How I got my baby to sleep... eventually.

I'm not one of those parents who had a good sleeper since day one. And by month 8, sleep was still barely hitting 4 consecutive hours for anyone in the household, sometimes not even 2! I read tons of books, blogs and learned every different sleep training method out there.   

Photo credit: Uzma Jaffar

Photo credit: Uzma Jaffar

There were all these different methods I learned about, "Sleep-lady-shuffle", "By-the-Clock", "Extinction", "Ferber" , "Dr What'sHisFace" and more. I knew that one of the methods would have to work on my then baby and I tried them all. Finally at 9 months, he was sleeping through the night - but only after a week of sleep training. Sleeping through the night means anything til 5am! But this didn't last long as traveling and illness can throw any sleep regimen off. So after a few more exhausting sleepless months, we (and I meant I) had to start again with the sleep training. Each time it would take shorter days to get him back on track but then something (there's always SOMETHING!) that will throw him off and then we are back to maybe waking every 3-4 hours again.

And now that Lil' G is 2, sleep is still challenging but I had a recent victorious night which is allowing me the energy to muster up this article: he slept 9 consecutive hours (yay I'll take it)!!

 I decided at this age, I couldn't do any sort of sleep training. I've used the Extinction method but hearing a 2 year old cry is worse then grinding nails in your Vitamix. So I figured, at 2, I could *gasp* just reason with him and it seemed to work. He lets me leave the room without crying and he'll give me a good minimum 6-9 hours a night. 

So, if anyone knows the pain of having a difficult sleeper, trust me, I know. I've been there and back. That's why I'm going to share some of my tips on how to get a happier and restful sleeper. Good luck!

1. Keep the room as dark as possible.
Babies biological clocks are still learning when it's day time and night time. Get black out curtains to keep room as dark as possible. Young babies aren't afraid of the dark but as they get older (toddler years), you may want to get a small night light. Avoid colors such as blue and white as they promote stimulation. Red or orange make the best colors for night lights as these are similar to the sunset which signals your body that you are ready for bed. We love the Cloud B Twinkle!

2. Get a good sound machine.
We have two. The Duux baby projector has very soothing music, projects beautifully on the ceiling and best of all, it automatically turns on when baby starts crying.

3. Read this book.
My friend advised me to get this book. She said it was the only one I'll need. She was soooo right. And this is from a mom (me) who read 3 other sleep training book and a bunch of blogs every night for 6 months straight. "Healthy Sleep Habits, Happy Child". 

Image from woolino.com

Image from woolino.com

4. Invest in a good sleep sack!
I've been talking about my favorite sleep sack for months already. natural breathable merino sleep sack has been a huge factor in getting my child to sleep well. The merino wool regulates his body temperature so he never over heats or is never too cold. It's roomy and spacious enough for him to maneuver around but safe enough to deter him from climbing over the crib. The anti-bacterial material means you don't have to wash the sleep sack as often. I air it inside out every day and wash it every couple of months in cold water with a wool cleaner. Right now, Woolino is offering Sophitikid readers a 10% promotional discount utnil the end of April with the code "SOPHISTI".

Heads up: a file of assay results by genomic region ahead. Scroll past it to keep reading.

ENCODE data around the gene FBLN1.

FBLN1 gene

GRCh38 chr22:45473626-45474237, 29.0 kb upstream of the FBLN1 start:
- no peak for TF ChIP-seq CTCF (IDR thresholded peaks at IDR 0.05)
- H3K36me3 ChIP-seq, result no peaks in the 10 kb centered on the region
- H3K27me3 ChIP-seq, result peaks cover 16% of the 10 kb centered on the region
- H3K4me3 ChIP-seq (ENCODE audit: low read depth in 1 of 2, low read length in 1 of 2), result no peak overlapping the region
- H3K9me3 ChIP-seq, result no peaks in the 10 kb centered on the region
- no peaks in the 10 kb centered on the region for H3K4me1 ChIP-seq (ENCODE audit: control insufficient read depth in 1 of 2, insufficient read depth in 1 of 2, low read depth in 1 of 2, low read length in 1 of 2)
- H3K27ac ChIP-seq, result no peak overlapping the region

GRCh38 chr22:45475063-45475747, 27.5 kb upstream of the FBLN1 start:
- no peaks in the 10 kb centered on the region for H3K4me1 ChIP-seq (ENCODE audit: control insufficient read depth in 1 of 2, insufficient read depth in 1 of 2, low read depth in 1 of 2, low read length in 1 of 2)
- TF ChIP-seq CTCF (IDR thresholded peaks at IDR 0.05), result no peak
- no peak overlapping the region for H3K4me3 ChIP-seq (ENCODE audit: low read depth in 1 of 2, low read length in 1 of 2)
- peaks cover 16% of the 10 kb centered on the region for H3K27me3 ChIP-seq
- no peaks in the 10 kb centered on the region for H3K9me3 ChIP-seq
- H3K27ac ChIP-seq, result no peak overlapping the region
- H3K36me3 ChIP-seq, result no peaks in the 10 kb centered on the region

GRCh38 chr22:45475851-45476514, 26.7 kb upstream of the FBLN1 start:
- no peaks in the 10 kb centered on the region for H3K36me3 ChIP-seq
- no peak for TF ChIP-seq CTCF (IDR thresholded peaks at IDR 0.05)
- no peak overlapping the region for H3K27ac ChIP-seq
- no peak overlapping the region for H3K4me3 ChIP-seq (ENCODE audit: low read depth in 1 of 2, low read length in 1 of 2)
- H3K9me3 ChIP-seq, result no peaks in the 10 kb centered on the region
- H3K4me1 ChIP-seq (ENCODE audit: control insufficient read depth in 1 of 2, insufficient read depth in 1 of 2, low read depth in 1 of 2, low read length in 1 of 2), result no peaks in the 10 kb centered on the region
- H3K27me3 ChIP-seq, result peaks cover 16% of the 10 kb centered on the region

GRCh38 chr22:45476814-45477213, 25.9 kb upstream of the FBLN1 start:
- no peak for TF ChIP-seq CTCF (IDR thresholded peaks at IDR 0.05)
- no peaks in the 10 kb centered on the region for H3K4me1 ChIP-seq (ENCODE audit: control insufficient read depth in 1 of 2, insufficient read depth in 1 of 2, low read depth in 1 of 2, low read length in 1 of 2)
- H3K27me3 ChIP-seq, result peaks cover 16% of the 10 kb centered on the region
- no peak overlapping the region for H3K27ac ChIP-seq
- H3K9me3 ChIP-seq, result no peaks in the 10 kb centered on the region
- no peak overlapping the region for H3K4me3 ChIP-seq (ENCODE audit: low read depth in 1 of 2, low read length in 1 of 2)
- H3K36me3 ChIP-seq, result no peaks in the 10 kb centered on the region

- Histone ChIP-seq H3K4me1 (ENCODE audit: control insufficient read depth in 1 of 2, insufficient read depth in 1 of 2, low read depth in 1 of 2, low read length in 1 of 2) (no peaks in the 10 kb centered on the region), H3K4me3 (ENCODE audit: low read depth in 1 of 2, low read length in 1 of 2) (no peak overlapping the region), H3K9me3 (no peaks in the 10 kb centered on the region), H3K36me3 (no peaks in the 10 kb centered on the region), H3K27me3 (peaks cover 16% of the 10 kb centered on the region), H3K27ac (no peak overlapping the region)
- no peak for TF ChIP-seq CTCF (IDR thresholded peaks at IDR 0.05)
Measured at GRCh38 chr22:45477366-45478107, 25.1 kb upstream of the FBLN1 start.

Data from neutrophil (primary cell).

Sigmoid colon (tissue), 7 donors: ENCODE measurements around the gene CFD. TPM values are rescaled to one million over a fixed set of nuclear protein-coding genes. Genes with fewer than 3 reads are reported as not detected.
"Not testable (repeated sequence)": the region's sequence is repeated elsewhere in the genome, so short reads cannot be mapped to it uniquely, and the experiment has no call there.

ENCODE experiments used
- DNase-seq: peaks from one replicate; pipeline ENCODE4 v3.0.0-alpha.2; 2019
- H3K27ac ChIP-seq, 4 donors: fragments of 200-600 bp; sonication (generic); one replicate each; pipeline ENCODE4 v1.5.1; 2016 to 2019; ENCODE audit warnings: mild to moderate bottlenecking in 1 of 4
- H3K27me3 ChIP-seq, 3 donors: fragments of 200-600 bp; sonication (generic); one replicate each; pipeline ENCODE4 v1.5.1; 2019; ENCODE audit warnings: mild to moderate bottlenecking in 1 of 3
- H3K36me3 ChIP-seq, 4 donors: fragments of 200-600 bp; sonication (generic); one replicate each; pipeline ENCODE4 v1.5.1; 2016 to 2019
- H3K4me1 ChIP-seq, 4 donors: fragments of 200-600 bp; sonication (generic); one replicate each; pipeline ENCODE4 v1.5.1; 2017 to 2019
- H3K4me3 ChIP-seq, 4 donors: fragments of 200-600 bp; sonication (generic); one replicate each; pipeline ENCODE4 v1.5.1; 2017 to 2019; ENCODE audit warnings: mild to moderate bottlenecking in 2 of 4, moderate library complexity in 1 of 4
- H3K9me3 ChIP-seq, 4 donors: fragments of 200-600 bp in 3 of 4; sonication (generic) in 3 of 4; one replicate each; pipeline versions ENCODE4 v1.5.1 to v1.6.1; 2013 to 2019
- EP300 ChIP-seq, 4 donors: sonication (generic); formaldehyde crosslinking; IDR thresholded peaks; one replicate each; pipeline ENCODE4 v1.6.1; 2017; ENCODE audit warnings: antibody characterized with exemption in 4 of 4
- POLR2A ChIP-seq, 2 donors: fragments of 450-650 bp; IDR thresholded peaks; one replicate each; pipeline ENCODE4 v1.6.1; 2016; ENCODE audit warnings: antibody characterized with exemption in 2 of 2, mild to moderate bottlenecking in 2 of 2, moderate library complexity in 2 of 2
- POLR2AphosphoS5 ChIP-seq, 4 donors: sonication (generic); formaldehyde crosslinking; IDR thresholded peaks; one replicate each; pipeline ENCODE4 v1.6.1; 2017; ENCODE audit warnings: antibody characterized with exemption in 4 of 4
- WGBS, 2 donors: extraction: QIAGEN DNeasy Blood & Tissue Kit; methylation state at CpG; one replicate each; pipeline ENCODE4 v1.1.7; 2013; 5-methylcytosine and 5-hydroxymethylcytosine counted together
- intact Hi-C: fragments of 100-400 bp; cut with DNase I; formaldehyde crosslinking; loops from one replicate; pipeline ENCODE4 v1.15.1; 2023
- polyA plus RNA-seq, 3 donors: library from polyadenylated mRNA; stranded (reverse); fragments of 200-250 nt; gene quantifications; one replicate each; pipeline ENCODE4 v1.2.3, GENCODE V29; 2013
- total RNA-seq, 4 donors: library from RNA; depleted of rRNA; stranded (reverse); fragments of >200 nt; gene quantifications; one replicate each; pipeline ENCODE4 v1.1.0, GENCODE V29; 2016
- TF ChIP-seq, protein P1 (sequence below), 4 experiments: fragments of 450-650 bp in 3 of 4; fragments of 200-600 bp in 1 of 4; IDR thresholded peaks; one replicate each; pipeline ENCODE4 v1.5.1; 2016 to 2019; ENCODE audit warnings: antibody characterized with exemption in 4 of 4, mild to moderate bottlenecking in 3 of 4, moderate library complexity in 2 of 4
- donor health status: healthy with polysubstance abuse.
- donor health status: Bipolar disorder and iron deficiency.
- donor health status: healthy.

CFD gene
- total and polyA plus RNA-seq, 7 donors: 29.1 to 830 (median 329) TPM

5. Have a Routine.
Babies and toddlers love to know what to expect next so a routine helps. Cues, such as bathtime, story time, singing or saying good night to objects in the house helps indicate that "sleep time" is near. What ever it is, keep the routine as consistent as possible so they know what to expect.

6. Keep Lights and Activity Dim. 
Keep voices lower and try to turn lights lower to help create a calm and relaxing atmosphere. Right before bedtime is not the time to go into hyper mode and dance up a storm or throw your baby up in the air. Keep the TV off, voices low... you know, be boring.

7. LEAVE the Room while Baby is Awake. 
This has got to be one of the most important lessons I've learned through trial and error. You want to leave the baby in the crib while he/she's awake - drowsy is okay but as long as the baby ain't full on asleep. This will allow the baby to self-soothe herself/himself to sleep. As adults, we often wake up multiple times at night but we are able to self-soothe ourselves back to sleep within seconds. Little ones are still grasping this idea. The more practice they get, the better they'll be able to self-soothe themselves back to sleep. 

8. KEEP the Room Exactly the Same as When You Left.
 Why? Because when babies wake up in the middle of the night, they expect the room to look exactly the same as when they fell asleep. If you had a projector on, keep it on. IF you have a noise machine on, keep it on. If you were sitting tirelessly in that velour glider, you BEST better be in it when the baby wakes at 1am, 2:15am, 3:35am, 4:40am. Otherwise, say good night. Be confident and firm. Be smiley and happy so you leave the baby with positive thoughts. Basically, you're signaling to the baby that "sleep is fun and awesome".

But because sleep is so awesome, I had to share my tips to help YOU out. Sleeping baby = happy baby = happy parent. Good luck and enjoy the journey!